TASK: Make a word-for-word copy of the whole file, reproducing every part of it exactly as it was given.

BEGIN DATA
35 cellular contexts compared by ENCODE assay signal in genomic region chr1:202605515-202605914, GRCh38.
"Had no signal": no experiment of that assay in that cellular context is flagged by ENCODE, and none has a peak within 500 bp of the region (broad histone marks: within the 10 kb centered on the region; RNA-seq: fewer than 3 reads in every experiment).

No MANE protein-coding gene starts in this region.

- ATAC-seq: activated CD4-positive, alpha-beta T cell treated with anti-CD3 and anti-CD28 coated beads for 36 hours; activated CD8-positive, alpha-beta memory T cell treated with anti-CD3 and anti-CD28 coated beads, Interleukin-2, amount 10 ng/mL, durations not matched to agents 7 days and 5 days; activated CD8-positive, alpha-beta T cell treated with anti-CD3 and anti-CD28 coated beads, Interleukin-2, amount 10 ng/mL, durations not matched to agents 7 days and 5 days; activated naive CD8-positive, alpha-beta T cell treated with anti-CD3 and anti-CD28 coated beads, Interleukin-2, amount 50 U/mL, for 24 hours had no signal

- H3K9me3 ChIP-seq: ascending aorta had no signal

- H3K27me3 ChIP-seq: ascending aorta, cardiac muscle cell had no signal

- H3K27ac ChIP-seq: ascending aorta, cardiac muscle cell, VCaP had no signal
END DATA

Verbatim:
35 cellular contexts compared by ENCODE assay signal in genomic region chr1:202605515-202605914, GRCh38.
"Had no signal": no experiment of that assay in that cellular context is flagged by ENCODE, and none has a peak within 500 bp of the region (broad histone marks: within the 10 kb centered on the region; RNA-seq: fewer than 3 reads in every experiment).

No MANE protein-coding gene starts in this region.

- ATAC-seq: activated CD4-positive, alpha-beta T cell treated with anti-CD3 and anti-CD28 coated beads for 36 hours; activated CD8-positive, alpha-beta memory T cell treated with anti-CD3 and anti-CD28 coated beads, Interleukin-2, amount 10 ng/mL, durations not matched to agents 7 days and 5 days; activated CD8-positive, alpha-beta T cell treated with anti-CD3 and anti-CD28 coated beads, Interleukin-2, amount 10 ng/mL, durations not matched to agents 7 days and 5 days; activated naive CD8-positive, alpha-beta T cell treated with anti-CD3 and anti-CD28 coated beads, Interleukin-2, amount 50 U/mL, for 24 hours had no signal

- H3K9me3 ChIP-seq: ascending aorta had no signal

- H3K27me3 ChIP-seq: ascending aorta, cardiac muscle cell had no signal

- H3K27ac ChIP-seq: ascending aorta, cardiac muscle cell, VCaP had no signal